Saint Josephine Bakhita, Virgin, 1869–1947
February 8—Optional Memorial
Liturgical Color: White
Patron Saint of Sudan and human-trafficking survivors
Out of Africa comes a slave, to freely serve the Master of all
Black-on-black or Arab-on-black slavery normally preceded and made possible the white-on-black slavery practiced by the colonial powers. These powers—England, France, Spain, Portugal, Italy—were not slave societies, but their colonies were. The complex, pancultural reality of the slave trade and of slavery itself was on full display in the dramatic early life of today’s saint. The future Josephine was born in Western Sudan, centuries after the Church and most Catholic nations had long since outlawed slavery. Enforcing such teachings and laws was infinitely more difficult, however, than issuing them. And so it happened that a little African girl was kidnapped by Arab slave traders, forced to walk six hundred miles barefoot, and sold and resold in local slave markets over a period of twelve years. She was forcibly converted from her native religion to Islam, was cruelly treated by one master after another, was whipped, tattooed, scarred, and beaten. After experiencing all the humiliations inherent to captivity, she was bought by an Italian diplomat. She had been too young, and it had been too long, so she did not know her own name and had unclear recollections of where her family would be. She, essentially, had no people. The slave traders had given her the Arabic name Bakhita, “The Fortunate,” and the name stuck.
Living with limited freedom as a maid with her new family, Bakhita first learned what it meant to be treated like a child of God. No chains, no lashes, no threats, no hunger. She was surrounded by the love and warmth of normal family life. When her new family was returning to Italy, she asked to accompany them, thus beginning the long second half of her life’s story. Bakhita settled with a different family near Venice and and became the nanny for their daughter. When the parents had to tend to overseas business, Bakhita and the daughter were put in the care of the nuns of a local convent. Bakhita was so edified by the sisters’ example of prayer and charity that when her family returned to take her home, she refused to leave the convent, a decision reaffirmed by an Italian court which determined she had never legally been a slave in the first place. Bakhita was now absolutely free. “Freedom from” exists to make “freedom for” possible, and once free from obligations to her family, Bakhita chose to be free for service to God and her religious order. She freely chose poverty, chastity, and obedience. She freely chose not to be free.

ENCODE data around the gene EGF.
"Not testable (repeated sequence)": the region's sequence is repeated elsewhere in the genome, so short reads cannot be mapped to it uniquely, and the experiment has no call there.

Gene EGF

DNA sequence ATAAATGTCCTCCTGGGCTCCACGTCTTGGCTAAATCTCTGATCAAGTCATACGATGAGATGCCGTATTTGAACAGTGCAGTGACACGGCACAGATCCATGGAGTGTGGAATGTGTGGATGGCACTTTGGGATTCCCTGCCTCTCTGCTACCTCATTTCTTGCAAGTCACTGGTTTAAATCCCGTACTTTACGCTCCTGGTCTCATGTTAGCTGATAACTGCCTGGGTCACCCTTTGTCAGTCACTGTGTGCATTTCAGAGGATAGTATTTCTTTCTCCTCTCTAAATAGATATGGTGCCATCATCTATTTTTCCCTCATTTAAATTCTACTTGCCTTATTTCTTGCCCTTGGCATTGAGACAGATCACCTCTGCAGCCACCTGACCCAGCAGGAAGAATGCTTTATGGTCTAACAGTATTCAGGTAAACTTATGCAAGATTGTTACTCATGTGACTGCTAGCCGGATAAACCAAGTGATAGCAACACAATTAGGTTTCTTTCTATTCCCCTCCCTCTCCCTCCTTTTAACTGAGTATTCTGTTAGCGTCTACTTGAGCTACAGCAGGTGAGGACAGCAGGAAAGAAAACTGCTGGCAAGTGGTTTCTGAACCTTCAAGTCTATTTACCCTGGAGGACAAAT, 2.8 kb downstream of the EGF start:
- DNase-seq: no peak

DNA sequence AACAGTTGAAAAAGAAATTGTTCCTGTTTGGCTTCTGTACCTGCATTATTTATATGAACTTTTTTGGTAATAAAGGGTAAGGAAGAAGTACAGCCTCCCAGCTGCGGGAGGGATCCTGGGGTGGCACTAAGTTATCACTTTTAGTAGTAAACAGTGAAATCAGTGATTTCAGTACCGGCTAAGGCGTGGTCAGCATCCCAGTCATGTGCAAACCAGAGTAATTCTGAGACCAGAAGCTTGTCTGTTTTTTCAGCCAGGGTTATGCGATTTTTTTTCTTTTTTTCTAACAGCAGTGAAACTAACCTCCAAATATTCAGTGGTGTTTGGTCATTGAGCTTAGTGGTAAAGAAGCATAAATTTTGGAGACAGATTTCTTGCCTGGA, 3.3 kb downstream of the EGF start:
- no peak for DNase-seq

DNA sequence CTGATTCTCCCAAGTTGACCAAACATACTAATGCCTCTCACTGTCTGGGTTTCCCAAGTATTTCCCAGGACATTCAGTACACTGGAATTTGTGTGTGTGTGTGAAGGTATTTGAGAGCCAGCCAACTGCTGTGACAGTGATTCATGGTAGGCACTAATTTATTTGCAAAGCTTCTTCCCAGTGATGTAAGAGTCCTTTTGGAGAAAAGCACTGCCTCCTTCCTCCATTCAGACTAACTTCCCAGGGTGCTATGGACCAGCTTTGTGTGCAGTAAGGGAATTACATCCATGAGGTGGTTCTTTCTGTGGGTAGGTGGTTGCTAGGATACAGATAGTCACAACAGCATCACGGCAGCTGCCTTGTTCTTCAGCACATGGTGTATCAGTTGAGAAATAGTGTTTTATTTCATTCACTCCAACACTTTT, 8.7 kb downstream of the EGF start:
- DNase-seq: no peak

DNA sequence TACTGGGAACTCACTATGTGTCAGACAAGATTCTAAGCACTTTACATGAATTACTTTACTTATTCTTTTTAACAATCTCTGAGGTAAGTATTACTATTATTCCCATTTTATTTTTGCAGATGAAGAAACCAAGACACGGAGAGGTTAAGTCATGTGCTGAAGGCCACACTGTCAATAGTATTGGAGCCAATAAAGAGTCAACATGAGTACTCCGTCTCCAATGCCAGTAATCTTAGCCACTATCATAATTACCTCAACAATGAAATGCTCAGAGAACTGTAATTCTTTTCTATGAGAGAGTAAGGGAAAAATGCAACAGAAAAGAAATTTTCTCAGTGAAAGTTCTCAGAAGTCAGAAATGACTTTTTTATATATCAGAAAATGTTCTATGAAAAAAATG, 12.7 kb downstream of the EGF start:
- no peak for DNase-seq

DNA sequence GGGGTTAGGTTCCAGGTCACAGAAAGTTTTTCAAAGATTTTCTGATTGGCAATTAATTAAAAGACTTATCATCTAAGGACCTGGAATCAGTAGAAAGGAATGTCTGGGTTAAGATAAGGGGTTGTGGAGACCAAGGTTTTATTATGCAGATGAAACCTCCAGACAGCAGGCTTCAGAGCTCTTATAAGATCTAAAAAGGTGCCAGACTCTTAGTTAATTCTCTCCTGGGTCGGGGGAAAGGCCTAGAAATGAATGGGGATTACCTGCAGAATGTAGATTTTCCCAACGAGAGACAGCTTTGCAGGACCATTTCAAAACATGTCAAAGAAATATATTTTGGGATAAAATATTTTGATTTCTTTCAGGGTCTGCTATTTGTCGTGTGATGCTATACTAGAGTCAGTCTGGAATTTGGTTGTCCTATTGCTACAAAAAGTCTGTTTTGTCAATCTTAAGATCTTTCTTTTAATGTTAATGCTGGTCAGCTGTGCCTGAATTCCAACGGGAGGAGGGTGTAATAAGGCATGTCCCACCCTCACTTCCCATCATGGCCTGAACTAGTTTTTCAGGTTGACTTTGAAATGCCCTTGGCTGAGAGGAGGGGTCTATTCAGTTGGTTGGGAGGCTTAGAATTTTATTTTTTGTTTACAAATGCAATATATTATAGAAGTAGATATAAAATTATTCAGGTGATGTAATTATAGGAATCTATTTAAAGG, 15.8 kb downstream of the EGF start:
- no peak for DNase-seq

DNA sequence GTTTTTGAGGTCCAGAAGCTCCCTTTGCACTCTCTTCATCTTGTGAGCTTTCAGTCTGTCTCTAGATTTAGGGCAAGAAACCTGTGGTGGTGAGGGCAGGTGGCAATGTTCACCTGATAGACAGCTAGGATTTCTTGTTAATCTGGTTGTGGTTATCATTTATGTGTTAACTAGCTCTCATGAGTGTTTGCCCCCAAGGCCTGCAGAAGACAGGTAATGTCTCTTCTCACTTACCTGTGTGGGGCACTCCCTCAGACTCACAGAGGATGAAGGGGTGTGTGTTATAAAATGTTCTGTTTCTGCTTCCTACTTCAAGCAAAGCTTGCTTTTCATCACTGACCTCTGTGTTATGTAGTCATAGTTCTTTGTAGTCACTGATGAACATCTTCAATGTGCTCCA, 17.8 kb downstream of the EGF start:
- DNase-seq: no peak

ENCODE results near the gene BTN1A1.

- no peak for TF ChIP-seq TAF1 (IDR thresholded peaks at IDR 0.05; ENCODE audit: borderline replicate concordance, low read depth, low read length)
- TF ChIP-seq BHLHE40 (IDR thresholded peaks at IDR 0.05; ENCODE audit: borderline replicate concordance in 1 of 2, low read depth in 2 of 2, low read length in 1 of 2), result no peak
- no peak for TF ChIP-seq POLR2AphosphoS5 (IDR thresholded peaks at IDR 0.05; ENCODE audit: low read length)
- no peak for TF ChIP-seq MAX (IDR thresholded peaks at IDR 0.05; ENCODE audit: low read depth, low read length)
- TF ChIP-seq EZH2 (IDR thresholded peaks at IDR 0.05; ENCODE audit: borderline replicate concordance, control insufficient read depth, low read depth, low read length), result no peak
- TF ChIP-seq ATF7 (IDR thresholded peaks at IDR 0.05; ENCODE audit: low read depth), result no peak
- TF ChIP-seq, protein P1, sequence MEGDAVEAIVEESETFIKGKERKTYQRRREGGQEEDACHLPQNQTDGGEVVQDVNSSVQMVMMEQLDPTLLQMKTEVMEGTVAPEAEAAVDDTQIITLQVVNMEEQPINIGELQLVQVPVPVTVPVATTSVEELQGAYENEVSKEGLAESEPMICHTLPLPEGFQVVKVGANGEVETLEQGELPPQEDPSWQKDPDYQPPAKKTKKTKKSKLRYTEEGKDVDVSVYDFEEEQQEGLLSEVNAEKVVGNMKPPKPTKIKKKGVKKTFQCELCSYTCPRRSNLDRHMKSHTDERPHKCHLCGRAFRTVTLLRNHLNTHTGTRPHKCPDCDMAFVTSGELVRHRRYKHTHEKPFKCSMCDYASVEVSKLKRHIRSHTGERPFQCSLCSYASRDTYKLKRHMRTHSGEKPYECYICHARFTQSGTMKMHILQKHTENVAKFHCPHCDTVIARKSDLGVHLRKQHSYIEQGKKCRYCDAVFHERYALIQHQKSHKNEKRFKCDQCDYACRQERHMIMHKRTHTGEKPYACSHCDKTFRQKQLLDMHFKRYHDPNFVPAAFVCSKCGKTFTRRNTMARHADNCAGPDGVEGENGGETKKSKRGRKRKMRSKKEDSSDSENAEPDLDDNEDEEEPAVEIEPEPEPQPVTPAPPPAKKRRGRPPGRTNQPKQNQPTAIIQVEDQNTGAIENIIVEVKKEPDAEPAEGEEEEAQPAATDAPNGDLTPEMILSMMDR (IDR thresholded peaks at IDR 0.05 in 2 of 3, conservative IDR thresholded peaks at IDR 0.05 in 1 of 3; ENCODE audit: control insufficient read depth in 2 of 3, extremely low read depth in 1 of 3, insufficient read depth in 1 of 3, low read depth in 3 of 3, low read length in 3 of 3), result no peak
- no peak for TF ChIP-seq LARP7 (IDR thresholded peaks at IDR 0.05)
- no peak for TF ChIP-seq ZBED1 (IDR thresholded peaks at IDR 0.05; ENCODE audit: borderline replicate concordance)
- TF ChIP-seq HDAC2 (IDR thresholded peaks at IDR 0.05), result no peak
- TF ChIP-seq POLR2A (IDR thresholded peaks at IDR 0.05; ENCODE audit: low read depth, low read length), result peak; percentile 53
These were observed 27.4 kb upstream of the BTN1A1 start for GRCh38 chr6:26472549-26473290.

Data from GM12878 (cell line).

Bakhita took the name Josephine and was baptized, confirmed, and received First Holy Communion on the same day from the Cardinal Patriarch of Venice, Giuseppe Sarto, the future Pope Saint Pius X. The same future saint received her religious vows a few years later. Saints know saints. The trajectory of Sister Josephine’s life was now settled. She would remain a nun until her death. Throughout her life, Sister Josephine would often kiss the baptismal font, grateful that in its holy water she became a child of God. Her religious duties were humble—cooking, sewing, and greeting visitors. For a few years she travelled to other communities of her order to share her remarkable story and to prepare younger sisters for service in Africa. One nun commented that “her mind was always on God, but her heart in Africa.” Her humility, sweetness, and simple joy were infectious, and she became well known for her closeness to God. After heroically enduring a painful illness, she died with the words “Our Lady, Our Lady” on her lips. Her process began in 1959 and she was canonized by Pope Saint John Paul II in 2000.
Saint Josephine, you lost your freedom when young and gave it away when an adult, showing that freedom is not the goal but the pathway to serving the Master of all. From your place in heaven, give hope to those enduring the indignity of physical slavery and to those bound tightly by other chains.